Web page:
Earlier this year, a DC judge threw out the IRS' ability to regulate unlicensed preparers and then, in a bit of added insult, when another judge denied the agency's request to suspend the injunction. Anti-regulation types were happy; the IRS was sad. Despite the setback, you kind of knew that the Service wasn't going to take this lying down:
The two leaders of the Senate Finance Committee, Chairman Max Baucus, D-Mont., and ranking Republican member Orrin Hatch, R-Utah, have begun developing proposals for reforming the U.S. Tax Code, including giving the Internal Revenue Service the clear statutory authority to regulate tax preparers in case the IRS loses its appeal of a recent court case invalidating its Registered Tax Return Preparer regime.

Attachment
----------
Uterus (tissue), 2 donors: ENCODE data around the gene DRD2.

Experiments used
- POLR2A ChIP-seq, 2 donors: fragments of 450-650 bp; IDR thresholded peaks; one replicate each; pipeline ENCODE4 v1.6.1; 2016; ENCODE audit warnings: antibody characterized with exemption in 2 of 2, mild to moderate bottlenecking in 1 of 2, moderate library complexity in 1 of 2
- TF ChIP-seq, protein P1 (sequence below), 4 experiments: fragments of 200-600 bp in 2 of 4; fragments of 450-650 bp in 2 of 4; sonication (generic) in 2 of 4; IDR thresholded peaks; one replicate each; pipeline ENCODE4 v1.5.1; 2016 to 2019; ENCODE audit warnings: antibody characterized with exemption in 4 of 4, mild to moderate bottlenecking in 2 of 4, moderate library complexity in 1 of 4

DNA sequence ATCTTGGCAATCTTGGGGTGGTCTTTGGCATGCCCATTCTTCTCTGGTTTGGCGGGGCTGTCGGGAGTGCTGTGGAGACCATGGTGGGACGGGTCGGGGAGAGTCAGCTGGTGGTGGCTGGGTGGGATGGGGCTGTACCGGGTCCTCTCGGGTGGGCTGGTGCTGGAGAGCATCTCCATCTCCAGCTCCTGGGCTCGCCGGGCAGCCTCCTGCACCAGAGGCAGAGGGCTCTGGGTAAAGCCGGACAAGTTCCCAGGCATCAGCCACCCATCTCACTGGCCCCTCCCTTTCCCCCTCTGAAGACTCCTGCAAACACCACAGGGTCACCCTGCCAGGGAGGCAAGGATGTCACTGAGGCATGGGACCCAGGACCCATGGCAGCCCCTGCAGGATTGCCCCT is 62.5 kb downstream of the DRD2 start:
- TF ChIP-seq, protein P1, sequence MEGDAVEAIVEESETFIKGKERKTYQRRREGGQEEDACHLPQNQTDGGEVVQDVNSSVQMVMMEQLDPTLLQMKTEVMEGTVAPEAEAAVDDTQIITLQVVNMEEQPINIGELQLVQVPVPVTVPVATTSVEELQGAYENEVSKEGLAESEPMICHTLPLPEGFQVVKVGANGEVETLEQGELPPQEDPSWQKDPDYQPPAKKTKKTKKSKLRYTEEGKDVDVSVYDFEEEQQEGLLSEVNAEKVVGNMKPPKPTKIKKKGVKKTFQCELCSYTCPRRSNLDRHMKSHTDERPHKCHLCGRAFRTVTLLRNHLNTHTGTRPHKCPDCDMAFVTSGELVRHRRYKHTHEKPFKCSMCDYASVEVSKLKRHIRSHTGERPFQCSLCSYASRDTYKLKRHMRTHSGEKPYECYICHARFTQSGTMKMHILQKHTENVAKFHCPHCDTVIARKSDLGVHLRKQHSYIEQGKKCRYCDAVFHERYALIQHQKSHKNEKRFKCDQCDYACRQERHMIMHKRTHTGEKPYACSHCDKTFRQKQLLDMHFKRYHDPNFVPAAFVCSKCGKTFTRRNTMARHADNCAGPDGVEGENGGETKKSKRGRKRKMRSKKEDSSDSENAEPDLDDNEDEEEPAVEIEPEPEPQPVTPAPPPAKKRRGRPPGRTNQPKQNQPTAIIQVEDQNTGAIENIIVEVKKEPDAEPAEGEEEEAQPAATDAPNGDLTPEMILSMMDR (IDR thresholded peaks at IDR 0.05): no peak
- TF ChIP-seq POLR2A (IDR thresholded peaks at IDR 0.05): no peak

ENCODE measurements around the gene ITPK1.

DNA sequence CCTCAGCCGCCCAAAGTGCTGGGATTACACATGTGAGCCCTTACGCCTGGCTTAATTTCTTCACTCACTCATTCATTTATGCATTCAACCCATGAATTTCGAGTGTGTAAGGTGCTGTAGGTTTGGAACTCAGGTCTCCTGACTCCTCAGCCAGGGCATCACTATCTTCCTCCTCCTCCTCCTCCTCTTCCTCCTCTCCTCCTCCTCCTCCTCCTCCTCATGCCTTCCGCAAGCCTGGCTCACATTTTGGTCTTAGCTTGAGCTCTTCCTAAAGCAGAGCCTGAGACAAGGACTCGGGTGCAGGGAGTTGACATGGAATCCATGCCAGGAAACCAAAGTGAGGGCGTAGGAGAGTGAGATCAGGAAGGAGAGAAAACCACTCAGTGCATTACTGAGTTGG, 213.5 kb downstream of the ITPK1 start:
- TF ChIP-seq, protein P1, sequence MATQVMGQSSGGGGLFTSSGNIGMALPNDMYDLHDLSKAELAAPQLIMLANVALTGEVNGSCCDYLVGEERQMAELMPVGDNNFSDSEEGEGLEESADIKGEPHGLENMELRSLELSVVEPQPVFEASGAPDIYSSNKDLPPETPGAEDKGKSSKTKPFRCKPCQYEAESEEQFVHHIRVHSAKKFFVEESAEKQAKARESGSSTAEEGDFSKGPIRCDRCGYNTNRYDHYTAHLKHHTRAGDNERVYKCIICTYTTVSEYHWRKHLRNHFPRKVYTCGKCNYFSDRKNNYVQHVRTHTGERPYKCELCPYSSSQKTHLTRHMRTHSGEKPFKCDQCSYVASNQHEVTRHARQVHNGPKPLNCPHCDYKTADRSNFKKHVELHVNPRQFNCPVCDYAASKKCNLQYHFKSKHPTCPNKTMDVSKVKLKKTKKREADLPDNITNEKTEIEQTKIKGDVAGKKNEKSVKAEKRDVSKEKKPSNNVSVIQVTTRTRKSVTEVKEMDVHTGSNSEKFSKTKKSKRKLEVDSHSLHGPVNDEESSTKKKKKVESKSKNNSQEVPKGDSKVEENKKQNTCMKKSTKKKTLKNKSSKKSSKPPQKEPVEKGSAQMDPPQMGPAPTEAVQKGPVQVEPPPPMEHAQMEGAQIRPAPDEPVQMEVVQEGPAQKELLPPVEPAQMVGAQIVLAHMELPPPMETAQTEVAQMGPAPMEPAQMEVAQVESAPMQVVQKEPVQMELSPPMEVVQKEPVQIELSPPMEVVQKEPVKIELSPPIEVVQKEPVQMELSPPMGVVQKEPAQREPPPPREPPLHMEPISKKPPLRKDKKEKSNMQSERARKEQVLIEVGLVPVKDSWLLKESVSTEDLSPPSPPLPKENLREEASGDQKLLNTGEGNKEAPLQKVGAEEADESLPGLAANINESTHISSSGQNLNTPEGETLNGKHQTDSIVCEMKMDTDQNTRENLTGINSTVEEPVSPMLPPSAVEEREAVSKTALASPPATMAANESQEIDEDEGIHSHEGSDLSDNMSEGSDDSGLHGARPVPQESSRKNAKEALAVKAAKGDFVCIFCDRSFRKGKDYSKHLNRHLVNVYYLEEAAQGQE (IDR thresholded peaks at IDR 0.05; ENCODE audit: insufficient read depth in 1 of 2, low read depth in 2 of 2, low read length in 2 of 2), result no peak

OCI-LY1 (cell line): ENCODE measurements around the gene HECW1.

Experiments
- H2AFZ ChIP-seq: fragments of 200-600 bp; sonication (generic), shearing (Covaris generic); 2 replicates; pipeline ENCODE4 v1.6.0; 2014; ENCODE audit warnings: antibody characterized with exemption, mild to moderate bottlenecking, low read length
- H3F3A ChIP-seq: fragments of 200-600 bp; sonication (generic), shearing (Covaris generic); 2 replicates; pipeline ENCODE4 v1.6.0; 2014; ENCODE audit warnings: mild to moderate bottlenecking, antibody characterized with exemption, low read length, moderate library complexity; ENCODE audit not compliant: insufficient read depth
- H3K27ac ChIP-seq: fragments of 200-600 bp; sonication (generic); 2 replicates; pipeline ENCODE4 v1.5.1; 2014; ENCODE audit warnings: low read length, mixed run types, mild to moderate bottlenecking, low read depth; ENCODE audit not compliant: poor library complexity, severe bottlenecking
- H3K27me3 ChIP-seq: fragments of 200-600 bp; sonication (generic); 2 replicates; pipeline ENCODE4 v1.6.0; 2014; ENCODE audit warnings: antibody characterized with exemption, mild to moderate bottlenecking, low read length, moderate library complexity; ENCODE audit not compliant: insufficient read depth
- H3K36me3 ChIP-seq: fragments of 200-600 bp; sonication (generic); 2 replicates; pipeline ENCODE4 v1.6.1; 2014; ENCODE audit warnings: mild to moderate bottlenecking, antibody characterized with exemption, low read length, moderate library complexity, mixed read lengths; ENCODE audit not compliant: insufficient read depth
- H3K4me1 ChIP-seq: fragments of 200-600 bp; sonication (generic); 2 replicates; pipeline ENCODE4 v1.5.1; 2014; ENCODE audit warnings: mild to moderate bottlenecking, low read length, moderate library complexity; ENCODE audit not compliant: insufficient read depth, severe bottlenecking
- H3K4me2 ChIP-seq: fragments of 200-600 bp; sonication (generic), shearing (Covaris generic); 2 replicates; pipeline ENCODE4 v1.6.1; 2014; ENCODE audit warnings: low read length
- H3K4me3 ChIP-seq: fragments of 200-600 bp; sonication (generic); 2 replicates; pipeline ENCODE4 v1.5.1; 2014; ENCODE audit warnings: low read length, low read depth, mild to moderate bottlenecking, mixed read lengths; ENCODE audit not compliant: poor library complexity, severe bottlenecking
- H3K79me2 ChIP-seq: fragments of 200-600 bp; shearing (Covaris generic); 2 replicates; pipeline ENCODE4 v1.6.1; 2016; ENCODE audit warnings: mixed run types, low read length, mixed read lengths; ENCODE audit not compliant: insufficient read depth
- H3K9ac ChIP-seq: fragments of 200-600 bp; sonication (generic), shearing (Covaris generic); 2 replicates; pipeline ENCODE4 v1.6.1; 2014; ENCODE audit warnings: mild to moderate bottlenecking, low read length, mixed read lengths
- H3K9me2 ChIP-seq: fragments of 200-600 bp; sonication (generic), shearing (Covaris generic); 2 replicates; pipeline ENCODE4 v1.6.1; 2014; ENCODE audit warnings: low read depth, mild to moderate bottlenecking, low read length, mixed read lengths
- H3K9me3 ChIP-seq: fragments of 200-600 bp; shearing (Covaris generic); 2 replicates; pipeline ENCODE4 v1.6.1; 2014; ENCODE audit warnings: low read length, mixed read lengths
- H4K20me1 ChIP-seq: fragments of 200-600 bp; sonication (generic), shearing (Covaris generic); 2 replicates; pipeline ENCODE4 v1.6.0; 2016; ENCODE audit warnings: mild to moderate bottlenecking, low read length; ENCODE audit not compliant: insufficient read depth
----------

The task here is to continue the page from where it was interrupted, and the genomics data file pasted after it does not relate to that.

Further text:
The legislation would “ensure that the IRS has authority to oversee paid preparers by providing clear statutory authority for the IRS to regulate tax return preparers if the IRS loses its appeal in the Loving case.”“Due to tax law complexity, taxpayers increasingly rely on third parties to prepare their returns, thereby increasing their exposure to preparer misconduct or error,” said the discussion paper. “In 2011, the IRS started regulating tax return preparers by requiring registration and imposing minimum competency standards. The District Court of Washington, D.C., recently ruled (Loving, No. 12-385 (D.D.C. 1/18/13)) that the IRS lacks the authority to regulate tax return preparers. If the IRS does not prevail in its appeal of the Loving case, it will lose an important tool to increase tax compliance and protect taxpayers from unethical tax return preparers.”